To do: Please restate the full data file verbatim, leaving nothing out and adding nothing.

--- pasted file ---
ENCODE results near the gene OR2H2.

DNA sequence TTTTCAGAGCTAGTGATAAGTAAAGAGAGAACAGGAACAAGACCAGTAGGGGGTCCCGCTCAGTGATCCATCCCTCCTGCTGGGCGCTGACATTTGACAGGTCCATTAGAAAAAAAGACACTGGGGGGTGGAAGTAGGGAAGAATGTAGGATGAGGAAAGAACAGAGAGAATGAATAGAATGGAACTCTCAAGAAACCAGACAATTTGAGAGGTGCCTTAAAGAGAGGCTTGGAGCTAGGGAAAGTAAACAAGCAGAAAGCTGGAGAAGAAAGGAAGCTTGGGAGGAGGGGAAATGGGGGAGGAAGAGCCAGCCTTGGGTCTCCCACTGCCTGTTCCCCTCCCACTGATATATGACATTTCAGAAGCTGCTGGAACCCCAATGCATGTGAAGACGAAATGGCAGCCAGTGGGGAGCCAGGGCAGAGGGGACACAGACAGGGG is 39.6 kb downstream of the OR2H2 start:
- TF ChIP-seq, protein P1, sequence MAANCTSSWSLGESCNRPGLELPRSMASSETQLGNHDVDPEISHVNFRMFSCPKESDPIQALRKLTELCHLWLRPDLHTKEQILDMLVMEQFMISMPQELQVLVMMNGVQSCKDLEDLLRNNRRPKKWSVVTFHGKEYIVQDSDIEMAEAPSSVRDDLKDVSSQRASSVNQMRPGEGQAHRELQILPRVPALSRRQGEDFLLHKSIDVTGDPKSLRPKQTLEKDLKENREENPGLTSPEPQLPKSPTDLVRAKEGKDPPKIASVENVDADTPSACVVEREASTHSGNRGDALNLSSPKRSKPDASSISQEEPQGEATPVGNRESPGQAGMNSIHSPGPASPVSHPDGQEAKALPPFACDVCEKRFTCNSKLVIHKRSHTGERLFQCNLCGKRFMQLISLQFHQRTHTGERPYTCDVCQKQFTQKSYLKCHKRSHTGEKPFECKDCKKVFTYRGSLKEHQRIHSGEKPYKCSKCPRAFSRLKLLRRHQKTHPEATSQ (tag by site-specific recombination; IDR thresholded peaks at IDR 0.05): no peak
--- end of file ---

ENCODE results near the gene OR2H2.

DNA sequence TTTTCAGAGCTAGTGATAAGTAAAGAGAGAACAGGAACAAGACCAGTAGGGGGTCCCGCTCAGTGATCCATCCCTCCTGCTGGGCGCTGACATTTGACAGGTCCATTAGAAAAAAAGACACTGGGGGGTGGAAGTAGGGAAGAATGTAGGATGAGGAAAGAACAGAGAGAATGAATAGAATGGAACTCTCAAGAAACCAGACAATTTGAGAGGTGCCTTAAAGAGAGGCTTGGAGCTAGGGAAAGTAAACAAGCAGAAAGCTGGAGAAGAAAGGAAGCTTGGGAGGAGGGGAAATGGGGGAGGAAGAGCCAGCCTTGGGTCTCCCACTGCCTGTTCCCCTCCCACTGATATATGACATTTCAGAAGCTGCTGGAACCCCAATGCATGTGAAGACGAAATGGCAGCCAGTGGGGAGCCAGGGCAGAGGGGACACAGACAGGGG is 39.6 kb downstream of the OR2H2 start:
- TF ChIP-seq, protein P1, sequence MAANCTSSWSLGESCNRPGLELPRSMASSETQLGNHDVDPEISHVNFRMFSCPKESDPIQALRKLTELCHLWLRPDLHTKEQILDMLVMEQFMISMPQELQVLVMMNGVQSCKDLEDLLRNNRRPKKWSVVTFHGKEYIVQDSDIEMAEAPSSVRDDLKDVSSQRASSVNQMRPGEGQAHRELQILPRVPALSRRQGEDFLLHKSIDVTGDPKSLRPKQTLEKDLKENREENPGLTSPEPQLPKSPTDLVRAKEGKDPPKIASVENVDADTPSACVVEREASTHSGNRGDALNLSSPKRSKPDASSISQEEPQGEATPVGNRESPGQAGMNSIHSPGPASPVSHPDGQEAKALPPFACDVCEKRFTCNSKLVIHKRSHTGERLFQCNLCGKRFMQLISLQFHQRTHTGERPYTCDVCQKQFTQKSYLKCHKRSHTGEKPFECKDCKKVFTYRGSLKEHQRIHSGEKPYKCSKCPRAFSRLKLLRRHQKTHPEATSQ (tag by site-specific recombination; IDR thresholded peaks at IDR 0.05): no peak